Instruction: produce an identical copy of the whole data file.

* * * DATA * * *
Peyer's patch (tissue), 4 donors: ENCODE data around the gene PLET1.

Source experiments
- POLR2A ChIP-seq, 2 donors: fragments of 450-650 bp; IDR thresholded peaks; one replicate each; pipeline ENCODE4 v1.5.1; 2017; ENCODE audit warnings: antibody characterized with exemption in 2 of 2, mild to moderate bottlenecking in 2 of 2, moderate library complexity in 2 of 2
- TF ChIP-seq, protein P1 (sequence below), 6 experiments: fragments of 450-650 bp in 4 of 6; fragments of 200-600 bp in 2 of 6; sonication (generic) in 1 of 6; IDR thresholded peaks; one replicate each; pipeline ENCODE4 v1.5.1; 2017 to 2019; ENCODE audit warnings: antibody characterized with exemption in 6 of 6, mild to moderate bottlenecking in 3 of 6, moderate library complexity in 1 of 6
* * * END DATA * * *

Peyer's patch (tissue), 4 donors: ENCODE data around the gene PLET1.

Source experiments
- POLR2A ChIP-seq, 2 donors: fragments of 450-650 bp; IDR thresholded peaks; one replicate each; pipeline ENCODE4 v1.5.1; 2017; ENCODE audit warnings: antibody characterized with exemption in 2 of 2, mild to moderate bottlenecking in 2 of 2, moderate library complexity in 2 of 2
- TF ChIP-seq, protein P1 (sequence below), 6 experiments: fragments of 450-650 bp in 4 of 6; fragments of 200-600 bp in 2 of 6; sonication (generic) in 1 of 6; IDR thresholded peaks; one replicate each; pipeline ENCODE4 v1.5.1; 2017 to 2019; ENCODE audit warnings: antibody characterized with exemption in 6 of 6, mild to moderate bottlenecking in 3 of 6, moderate library complexity in 1 of 6